Hailed by the Centers for Disease Control as one of the top ten public health achievements of the 20th century, water fluoridation is rarely questioned.  But with the EPA’s recent addition of fluoride to its list of developmental neurotoxins — substances that harm a child’s developing brain — and the National Research Council's 2006 labeling of fluoride as an endocrine disruptor — with its most worrisome target being our thyroid glands —  water fluoridation deserves careful re-examination.

A large recent study shows that the majority of U.S. children receive a daily dose of fluoride that is above the amount believed to be safe, and as with lead, Glyphosate, and arsenic, we know now that even a very small dose of a toxin over time has the ability to do great harm to our health. 

The Centers for Disease Control tells us that water fluoridation, at best, reduces the rate of cavities in a person by 25%.  That is 3 instead of 4 cavities.  Is one less cavity worth risking a child’s long-term brain health, or our thyroid health?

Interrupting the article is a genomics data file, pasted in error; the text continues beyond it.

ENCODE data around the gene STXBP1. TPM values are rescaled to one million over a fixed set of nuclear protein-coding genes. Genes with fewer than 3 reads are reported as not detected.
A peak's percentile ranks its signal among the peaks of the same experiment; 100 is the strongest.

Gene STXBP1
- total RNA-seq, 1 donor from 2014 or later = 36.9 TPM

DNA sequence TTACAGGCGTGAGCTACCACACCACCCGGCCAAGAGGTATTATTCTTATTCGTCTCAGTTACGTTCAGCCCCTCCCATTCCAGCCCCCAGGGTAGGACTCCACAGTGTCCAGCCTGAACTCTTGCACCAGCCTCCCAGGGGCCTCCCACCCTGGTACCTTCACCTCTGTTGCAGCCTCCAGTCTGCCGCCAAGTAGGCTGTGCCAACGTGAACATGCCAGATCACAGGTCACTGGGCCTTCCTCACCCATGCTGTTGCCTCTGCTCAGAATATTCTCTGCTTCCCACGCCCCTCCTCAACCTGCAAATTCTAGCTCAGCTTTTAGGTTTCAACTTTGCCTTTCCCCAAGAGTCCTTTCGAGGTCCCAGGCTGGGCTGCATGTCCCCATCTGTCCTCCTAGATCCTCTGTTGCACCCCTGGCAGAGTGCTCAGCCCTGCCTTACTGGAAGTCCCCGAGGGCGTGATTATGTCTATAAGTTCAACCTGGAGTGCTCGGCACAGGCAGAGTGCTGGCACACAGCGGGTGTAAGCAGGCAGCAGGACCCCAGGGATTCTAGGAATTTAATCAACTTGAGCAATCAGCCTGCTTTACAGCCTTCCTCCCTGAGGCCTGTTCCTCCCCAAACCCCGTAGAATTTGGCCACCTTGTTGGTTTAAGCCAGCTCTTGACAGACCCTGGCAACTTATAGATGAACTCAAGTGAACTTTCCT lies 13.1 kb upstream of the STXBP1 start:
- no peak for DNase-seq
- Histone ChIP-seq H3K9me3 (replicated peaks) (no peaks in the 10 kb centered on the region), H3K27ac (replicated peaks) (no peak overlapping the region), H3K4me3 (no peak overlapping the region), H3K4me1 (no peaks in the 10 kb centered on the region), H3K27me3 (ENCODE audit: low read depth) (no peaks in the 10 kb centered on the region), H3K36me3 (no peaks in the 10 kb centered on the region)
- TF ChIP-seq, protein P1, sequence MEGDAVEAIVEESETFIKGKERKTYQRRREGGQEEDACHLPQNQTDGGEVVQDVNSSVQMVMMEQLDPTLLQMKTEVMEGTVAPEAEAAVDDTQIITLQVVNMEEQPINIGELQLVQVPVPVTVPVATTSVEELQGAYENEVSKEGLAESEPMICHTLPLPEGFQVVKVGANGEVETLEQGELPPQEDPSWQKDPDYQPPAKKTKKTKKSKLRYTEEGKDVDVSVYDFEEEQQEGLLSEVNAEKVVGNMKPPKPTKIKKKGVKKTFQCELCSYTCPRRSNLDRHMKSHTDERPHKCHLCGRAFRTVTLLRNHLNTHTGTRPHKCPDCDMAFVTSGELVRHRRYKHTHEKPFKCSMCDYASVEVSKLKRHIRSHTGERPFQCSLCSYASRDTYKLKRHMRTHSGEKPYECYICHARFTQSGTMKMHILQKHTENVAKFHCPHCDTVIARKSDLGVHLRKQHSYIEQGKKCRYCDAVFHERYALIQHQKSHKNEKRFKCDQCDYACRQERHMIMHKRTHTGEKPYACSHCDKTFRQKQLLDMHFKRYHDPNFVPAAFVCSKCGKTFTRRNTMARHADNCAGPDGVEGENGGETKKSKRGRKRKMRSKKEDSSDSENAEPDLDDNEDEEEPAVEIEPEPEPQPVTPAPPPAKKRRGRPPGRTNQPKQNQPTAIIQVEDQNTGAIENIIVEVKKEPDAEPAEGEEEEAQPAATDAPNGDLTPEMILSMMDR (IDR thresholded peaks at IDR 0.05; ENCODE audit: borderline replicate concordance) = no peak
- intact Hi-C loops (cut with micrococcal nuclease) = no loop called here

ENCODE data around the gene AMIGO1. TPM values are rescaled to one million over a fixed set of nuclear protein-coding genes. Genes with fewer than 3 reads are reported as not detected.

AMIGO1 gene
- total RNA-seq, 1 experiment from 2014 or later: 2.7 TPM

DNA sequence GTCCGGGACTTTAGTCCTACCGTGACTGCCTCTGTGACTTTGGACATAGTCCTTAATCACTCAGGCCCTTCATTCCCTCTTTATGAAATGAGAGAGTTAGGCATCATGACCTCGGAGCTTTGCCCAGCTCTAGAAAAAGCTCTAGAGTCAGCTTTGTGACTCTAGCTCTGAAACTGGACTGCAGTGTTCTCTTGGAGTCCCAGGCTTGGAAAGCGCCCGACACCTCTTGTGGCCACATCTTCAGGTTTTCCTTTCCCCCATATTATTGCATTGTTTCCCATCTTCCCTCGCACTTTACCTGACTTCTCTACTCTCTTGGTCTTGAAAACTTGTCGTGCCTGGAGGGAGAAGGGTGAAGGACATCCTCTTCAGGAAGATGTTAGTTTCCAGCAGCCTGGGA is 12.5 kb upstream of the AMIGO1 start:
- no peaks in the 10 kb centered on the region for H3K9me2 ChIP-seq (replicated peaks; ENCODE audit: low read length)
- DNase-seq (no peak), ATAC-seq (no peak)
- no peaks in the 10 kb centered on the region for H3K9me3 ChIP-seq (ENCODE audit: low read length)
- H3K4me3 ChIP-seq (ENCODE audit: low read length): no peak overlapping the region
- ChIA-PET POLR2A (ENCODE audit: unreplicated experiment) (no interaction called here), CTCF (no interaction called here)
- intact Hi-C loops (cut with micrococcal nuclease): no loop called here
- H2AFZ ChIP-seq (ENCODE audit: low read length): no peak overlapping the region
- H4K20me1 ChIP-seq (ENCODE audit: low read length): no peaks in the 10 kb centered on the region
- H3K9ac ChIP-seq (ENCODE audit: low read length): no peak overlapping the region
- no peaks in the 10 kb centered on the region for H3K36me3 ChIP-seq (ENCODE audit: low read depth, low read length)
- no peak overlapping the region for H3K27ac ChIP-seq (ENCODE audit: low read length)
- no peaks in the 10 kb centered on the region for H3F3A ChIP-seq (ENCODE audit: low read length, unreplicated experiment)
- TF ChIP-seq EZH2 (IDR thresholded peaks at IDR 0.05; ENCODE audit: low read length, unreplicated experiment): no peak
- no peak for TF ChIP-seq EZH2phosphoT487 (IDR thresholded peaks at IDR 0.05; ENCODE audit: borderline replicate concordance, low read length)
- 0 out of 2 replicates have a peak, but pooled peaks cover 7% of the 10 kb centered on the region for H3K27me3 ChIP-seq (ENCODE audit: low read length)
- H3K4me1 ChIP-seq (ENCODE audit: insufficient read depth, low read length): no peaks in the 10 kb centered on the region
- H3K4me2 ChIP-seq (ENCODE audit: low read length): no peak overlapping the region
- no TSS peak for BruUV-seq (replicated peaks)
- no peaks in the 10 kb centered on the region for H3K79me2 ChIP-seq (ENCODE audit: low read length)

Questioning water fluoridation is often social taboo, with those opposed to it quickly labeled as anti-science conspiracy theorists.  Then choose from below:

But in a time when one in eight women will develop thyroid disease, and one in six of our children suffer from developmental brain diseases such as ADHD, Autism Spectrum Disorders and learning disabilities, can we afford to expose our entire population to yet one more neurotoxin or endocrine disruptor on a daily basis?

Our Daily Dose highlights the most recent science regarding the safety of ingesting fluoride, and establishes the case that we must rethink the very old practice of adding fluoride to our tap water.